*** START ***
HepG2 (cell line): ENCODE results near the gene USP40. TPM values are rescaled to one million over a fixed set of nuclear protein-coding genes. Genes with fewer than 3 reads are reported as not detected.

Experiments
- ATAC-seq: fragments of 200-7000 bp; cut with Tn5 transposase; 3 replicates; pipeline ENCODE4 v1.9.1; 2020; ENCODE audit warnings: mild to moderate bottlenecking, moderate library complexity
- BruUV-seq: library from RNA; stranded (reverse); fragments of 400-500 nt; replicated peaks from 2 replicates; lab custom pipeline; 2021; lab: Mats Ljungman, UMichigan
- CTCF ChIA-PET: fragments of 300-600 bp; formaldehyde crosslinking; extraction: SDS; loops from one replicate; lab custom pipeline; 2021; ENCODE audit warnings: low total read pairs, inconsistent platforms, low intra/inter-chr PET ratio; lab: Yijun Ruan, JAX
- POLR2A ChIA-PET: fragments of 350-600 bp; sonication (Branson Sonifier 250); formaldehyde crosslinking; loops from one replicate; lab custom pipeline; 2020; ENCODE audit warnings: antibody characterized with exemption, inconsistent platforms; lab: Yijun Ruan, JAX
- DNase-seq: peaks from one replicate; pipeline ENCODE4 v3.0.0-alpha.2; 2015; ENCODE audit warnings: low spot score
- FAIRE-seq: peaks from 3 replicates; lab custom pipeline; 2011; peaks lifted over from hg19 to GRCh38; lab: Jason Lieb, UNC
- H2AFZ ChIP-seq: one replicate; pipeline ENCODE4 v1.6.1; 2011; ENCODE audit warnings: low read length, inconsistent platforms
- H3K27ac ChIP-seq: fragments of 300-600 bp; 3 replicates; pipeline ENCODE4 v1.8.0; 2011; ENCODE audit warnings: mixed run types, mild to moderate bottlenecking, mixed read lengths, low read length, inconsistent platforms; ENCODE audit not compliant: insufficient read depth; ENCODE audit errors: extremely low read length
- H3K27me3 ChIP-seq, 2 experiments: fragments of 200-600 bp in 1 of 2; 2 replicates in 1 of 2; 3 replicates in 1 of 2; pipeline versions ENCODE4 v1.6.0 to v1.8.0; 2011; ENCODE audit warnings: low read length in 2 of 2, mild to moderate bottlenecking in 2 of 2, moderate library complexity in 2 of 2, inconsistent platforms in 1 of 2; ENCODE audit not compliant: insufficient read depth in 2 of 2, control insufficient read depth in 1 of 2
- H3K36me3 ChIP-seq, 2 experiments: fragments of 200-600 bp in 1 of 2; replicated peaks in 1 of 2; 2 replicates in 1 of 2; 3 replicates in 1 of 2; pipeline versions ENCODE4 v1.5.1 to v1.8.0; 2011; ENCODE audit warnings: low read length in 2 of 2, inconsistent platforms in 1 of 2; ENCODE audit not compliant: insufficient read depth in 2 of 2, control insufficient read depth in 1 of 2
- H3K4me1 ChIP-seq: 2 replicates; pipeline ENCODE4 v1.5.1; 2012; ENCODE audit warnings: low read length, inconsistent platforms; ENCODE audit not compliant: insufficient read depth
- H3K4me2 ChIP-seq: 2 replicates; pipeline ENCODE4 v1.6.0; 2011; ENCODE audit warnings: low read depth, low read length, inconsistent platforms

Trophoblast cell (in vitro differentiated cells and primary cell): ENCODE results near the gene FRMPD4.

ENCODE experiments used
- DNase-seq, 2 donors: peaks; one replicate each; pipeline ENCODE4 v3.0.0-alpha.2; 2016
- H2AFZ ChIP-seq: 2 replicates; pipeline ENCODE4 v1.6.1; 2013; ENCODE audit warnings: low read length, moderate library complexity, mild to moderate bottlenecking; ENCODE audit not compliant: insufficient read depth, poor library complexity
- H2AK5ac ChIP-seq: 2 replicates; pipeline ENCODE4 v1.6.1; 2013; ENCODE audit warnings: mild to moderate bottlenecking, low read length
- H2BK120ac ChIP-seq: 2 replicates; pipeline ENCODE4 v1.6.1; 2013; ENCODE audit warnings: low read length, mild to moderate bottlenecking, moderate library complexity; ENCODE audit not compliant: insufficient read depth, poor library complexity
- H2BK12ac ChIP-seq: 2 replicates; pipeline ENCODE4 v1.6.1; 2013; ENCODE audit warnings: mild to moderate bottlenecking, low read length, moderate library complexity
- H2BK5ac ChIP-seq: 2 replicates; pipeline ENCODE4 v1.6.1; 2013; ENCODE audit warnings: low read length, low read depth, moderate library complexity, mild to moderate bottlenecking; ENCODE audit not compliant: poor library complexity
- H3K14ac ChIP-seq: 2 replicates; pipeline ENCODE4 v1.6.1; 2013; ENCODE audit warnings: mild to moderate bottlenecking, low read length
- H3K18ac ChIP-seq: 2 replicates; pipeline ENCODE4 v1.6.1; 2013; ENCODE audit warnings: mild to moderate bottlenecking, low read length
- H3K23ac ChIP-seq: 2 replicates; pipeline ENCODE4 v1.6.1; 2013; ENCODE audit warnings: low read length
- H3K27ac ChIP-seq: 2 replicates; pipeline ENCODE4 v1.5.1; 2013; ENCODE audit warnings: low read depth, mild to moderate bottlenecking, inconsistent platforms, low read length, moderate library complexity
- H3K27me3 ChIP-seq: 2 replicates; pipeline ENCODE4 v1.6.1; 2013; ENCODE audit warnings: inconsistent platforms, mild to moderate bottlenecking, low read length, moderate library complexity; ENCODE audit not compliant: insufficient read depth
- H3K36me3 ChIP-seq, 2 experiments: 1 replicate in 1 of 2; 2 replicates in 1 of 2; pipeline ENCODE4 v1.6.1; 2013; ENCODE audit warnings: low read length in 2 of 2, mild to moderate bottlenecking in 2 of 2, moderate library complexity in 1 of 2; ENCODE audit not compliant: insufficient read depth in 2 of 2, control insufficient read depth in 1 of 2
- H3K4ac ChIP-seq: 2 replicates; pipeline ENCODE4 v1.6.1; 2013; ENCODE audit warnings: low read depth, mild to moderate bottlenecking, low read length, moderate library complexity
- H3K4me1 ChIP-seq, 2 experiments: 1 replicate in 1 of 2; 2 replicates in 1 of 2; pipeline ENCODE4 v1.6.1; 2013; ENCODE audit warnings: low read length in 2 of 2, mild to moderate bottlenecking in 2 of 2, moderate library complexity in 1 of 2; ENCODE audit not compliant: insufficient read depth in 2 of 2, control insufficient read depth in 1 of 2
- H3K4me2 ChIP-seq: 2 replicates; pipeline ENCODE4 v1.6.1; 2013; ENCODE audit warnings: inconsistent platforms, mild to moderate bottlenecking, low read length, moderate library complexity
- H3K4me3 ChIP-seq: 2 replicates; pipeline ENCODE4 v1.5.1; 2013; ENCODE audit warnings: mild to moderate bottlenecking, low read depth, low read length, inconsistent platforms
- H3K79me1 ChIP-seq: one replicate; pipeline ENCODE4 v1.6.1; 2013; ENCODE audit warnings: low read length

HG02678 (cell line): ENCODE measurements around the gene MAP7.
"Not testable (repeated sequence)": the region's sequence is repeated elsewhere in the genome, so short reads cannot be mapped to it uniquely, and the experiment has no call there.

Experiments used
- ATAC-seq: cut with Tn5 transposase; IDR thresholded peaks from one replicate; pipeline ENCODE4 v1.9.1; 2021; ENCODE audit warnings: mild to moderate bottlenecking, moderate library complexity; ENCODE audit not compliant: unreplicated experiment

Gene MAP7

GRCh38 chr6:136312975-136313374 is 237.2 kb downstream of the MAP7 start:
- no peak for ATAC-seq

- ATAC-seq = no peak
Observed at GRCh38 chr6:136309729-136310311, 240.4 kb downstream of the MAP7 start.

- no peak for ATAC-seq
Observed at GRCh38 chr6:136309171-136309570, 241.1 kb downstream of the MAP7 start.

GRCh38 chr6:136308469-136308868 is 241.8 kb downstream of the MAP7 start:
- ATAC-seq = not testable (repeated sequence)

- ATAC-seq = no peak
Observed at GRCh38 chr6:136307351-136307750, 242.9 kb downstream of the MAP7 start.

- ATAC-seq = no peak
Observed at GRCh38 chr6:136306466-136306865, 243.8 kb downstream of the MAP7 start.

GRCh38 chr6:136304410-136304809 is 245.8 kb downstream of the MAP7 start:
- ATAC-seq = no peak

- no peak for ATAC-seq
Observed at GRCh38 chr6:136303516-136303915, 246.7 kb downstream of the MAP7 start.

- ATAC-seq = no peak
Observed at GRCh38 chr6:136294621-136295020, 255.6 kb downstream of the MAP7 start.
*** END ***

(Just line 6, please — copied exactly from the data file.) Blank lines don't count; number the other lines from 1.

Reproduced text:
- POLR2A ChIA-PET: fragments of 350-600 bp; sonication (Branson Sonifier 250); formaldehyde crosslinking; loops from one replicate; lab custom pipeline; 2020; ENCODE audit warnings: antibody characterized with exemption, inconsistent platforms; lab: Yijun Ruan, JAX